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INTRO Introduction & story: High-school Programmer, aspiring innovator

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Jonathan S.Diaz

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Read Millionaire Fastlane
Dec 27, 2018
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"You should be focusing on school" they tell me "You are putting too many responsibilities on yourself too early", and that "The time for that is when you are older".
It's hard to disagree with these statements when they are coming from your own mother, especially when she is working a cashier job at Walmart with a BS in business administration, and when you are both living in a mobile home in the middle of urban Kissimmee Florida.

It's not sufficient for me to say I'm in a bad spot to network. I go to high school, spending at least 8 hours of my day on useless activities, being taught things are either wrong, elementary or not important in my life. I've had to grow up having it rough: I did not start off like most tech entrepreneurs, selling their first internet company at 16, or building their own computer network at 12, rather I had to deal with my own incompetence for most of my early teens. At around the age of 15, however, that changed when I lost my home and girlfriend. I decided I wanted to live on my own terms when I grew up, and I decided I could do this by becoming a software developer online.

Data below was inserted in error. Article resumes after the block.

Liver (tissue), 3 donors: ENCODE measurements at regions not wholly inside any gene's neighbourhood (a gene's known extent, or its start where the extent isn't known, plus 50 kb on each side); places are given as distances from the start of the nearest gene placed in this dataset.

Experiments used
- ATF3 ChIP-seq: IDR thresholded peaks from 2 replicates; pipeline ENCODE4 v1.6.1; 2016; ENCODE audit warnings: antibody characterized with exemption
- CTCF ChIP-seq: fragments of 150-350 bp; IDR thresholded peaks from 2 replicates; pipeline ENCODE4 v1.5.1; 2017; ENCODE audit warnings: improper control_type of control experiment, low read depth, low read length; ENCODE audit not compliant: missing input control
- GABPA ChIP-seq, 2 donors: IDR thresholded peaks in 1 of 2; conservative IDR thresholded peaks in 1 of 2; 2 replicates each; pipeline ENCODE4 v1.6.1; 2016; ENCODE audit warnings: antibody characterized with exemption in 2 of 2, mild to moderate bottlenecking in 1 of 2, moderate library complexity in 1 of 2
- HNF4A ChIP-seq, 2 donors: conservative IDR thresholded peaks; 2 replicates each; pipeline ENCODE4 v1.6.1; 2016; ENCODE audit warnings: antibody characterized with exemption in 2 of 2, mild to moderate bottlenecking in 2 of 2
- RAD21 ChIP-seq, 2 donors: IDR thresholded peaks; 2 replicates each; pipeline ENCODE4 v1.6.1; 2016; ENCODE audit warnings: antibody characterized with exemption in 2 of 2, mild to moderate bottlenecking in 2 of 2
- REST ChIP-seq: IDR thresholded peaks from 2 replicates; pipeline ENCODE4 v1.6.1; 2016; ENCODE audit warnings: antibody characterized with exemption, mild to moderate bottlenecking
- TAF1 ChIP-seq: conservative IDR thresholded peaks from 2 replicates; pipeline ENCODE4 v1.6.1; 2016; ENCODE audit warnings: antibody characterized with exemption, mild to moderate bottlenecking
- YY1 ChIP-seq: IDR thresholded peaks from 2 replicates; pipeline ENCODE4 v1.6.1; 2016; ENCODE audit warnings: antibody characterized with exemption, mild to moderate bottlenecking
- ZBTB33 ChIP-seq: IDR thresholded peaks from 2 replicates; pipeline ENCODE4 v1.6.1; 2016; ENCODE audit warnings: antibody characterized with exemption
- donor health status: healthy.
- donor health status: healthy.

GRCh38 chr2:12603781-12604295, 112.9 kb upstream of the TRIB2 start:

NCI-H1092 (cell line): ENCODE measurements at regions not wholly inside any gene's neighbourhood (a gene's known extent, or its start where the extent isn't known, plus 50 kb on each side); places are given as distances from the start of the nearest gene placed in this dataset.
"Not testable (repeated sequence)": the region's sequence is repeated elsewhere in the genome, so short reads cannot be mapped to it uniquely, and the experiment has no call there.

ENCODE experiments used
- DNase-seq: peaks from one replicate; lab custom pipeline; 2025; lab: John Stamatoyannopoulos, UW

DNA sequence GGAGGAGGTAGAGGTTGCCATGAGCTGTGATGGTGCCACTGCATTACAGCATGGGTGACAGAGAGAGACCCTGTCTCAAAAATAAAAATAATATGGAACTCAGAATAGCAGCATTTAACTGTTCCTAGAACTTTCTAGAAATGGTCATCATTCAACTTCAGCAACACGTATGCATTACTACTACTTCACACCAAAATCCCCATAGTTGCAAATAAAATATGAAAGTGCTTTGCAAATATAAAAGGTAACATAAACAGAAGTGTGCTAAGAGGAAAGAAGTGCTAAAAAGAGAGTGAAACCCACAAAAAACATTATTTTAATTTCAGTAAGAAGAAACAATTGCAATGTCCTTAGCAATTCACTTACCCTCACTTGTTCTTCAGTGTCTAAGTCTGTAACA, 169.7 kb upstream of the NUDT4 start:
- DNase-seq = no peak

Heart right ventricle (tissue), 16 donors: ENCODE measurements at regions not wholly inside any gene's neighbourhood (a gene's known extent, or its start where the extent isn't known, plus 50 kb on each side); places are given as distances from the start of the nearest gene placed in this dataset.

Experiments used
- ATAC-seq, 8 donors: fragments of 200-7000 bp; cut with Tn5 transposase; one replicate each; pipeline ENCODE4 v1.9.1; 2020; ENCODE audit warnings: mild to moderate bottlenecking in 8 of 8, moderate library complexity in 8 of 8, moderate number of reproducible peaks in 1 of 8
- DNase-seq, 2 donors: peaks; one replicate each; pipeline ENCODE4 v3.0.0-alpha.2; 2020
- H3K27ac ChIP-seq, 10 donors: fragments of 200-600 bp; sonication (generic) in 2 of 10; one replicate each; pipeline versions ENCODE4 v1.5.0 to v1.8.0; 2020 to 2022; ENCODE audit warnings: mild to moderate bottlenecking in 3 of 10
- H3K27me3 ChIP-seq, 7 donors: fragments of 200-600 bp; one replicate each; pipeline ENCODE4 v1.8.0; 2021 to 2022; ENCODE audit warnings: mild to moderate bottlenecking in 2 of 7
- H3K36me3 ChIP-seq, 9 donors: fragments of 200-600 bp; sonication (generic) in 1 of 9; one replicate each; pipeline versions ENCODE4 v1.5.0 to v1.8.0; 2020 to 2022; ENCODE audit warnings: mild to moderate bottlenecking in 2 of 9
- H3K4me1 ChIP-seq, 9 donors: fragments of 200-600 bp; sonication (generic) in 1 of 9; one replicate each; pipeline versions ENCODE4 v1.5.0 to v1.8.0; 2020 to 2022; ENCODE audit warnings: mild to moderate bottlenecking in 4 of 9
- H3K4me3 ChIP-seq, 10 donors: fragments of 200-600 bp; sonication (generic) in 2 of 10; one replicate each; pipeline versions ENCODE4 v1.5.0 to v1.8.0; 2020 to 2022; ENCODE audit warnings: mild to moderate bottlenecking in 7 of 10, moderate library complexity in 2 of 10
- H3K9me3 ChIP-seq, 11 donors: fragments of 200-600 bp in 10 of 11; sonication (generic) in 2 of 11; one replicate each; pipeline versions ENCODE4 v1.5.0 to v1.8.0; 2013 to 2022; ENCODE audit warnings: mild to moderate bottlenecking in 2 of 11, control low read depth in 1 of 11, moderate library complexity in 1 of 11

Programming on the internet has blown up in the past couple of years, and so I decided I would make a living off of freelancing and traveling. I grovelled at my computer screen for months and months, it was all I thought about for an entire year, until I finally had the skills needed to work as a freelancer, the portfolio, etc. I then realized that freelancing was not a race to the bottom, as it had grown so extremely popular.

I then thought to myself what would be the next step, and that would be to become a software engineer and work for companies, traveling as I did. I also started reading shit-tons of self-help books, which promised that if I thought, wished, visualized positively, I would become rich. I became religious about this law of attraction, the first thing I did upon waking up from my 6 hour night was begin thinking about how I would be rich, saying affirmations, writing down my goals, listening to inspiring tapes, etc.

I did this for months, and exhausted myself because I was making absolutely no progress in my life yet knew there was a timer for when I was to graduate. I began to feel a void in myself, a feeling of emptiness. I spent months trying to get to the core of it, wanting to give up every second of the way: why was I not rich after all of my toil?

My economic situation has gotten worse since, our family is living on the sidewalk and we can barely afford food. I'm unable to follow my dreams of making money, working for myself, fixing my body by going to the gym, meeting aspiring entrepreneurs like myself, etc.: I live surrounded by the slowlane dogma everywhere I go: they are everywhere, spreading the story of getting good grades, graduating, going to college, working 9-5, bleh.

My biggest regrets so far have been not having started sooner and having spent so much time worrying.